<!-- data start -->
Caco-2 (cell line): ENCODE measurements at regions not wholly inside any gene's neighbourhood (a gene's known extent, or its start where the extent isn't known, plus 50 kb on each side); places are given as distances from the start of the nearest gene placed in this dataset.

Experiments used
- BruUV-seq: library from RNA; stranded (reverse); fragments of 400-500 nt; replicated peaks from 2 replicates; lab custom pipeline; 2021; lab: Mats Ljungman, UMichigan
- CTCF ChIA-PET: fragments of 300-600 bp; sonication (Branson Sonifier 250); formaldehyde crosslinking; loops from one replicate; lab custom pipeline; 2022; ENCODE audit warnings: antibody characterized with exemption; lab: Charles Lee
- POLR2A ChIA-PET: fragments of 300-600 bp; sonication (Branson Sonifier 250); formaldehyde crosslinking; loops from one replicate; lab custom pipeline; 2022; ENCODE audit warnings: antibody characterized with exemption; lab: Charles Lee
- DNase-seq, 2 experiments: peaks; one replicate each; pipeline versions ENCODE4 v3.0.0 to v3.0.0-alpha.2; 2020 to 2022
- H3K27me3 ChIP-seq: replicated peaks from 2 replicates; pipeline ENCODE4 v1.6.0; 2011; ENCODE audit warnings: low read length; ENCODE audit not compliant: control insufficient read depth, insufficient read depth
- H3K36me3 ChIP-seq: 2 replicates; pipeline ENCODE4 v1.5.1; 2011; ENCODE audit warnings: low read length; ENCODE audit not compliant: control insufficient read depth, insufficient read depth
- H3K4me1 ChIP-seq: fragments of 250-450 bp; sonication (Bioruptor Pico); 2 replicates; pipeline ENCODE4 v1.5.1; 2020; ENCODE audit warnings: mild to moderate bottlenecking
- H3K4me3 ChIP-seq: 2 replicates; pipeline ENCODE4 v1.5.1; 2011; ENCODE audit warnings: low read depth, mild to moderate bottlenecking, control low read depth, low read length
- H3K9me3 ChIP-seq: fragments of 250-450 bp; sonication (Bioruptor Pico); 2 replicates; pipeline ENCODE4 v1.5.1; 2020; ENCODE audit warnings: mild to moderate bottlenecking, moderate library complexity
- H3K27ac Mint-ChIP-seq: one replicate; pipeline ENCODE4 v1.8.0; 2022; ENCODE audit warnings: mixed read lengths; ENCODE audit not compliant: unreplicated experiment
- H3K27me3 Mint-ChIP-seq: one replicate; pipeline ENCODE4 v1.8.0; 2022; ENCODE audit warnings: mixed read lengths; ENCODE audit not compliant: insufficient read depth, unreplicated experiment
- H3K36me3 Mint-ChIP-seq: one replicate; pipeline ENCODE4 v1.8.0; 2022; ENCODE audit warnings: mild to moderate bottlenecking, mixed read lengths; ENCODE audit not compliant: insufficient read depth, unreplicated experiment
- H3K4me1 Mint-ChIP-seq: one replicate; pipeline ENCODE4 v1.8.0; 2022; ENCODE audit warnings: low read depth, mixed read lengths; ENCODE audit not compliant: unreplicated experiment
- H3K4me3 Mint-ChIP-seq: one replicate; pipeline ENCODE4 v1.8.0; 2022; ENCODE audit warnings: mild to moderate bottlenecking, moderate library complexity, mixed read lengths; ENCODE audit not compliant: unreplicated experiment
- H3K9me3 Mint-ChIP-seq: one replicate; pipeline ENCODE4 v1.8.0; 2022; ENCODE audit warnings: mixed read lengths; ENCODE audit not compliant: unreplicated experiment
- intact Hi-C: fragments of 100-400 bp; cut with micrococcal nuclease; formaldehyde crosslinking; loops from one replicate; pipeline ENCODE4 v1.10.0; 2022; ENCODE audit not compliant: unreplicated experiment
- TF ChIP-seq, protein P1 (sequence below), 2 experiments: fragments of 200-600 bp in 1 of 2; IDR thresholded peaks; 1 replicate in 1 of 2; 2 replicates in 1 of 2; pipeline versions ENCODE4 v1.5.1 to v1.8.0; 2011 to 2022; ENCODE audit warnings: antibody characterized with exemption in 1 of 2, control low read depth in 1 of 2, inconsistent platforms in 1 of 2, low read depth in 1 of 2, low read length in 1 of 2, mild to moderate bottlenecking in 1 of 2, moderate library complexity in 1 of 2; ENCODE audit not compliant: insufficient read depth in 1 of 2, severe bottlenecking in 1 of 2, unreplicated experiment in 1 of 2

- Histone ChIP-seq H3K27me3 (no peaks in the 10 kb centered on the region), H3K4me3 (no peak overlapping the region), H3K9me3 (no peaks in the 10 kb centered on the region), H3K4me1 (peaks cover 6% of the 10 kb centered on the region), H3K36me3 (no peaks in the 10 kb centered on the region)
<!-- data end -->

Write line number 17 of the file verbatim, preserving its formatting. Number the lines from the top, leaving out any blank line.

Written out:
- H3K9me3 Mint-ChIP-seq: one replicate; pipeline ENCODE4 v1.8.0; 2022; ENCODE audit warnings: mixed read lengths; ENCODE audit not compliant: unreplicated experiment